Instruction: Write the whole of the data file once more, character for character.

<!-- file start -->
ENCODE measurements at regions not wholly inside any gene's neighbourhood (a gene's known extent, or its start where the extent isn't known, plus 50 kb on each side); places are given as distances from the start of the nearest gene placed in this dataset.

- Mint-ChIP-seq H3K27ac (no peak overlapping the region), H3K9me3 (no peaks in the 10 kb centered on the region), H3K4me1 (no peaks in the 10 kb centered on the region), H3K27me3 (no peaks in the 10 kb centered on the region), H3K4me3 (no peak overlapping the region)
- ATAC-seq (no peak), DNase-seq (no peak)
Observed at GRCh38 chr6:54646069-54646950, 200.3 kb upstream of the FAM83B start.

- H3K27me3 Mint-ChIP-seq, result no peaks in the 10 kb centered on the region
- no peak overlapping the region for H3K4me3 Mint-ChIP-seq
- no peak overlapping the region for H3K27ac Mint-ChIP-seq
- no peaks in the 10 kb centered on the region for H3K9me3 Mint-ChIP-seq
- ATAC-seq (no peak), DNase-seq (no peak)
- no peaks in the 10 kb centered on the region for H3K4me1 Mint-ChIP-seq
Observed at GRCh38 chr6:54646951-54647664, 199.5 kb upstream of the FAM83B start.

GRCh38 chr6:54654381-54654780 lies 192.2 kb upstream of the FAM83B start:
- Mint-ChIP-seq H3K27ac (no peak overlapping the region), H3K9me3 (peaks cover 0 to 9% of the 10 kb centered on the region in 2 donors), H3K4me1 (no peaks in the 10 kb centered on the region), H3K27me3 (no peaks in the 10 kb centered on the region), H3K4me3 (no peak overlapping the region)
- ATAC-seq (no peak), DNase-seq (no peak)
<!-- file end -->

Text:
ENCODE measurements at regions not wholly inside any gene's neighbourhood (a gene's known extent, or its start where the extent isn't known, plus 50 kb on each side); places are given as distances from the start of the nearest gene placed in this dataset.

- Mint-ChIP-seq H3K27ac (no peak overlapping the region), H3K9me3 (no peaks in the 10 kb centered on the region), H3K4me1 (no peaks in the 10 kb centered on the region), H3K27me3 (no peaks in the 10 kb centered on the region), H3K4me3 (no peak overlapping the region)
- ATAC-seq (no peak), DNase-seq (no peak)
Observed at GRCh38 chr6:54646069-54646950, 200.3 kb upstream of the FAM83B start.

- H3K27me3 Mint-ChIP-seq, result no peaks in the 10 kb centered on the region
- no peak overlapping the region for H3K4me3 Mint-ChIP-seq
- no peak overlapping the region for H3K27ac Mint-ChIP-seq
- no peaks in the 10 kb centered on the region for H3K9me3 Mint-ChIP-seq
- ATAC-seq (no peak), DNase-seq (no peak)
- no peaks in the 10 kb centered on the region for H3K4me1 Mint-ChIP-seq
Observed at GRCh38 chr6:54646951-54647664, 199.5 kb upstream of the FAM83B start.

GRCh38 chr6:54654381-54654780 lies 192.2 kb upstream of the FAM83B start:
- Mint-ChIP-seq H3K27ac (no peak overlapping the region), H3K9me3 (peaks cover 0 to 9% of the 10 kb centered on the region in 2 donors), H3K4me1 (no peaks in the 10 kb centered on the region), H3K27me3 (no peaks in the 10 kb centered on the region), H3K4me3 (no peak overlapping the region)
- ATAC-seq (no peak), DNase-seq (no peak)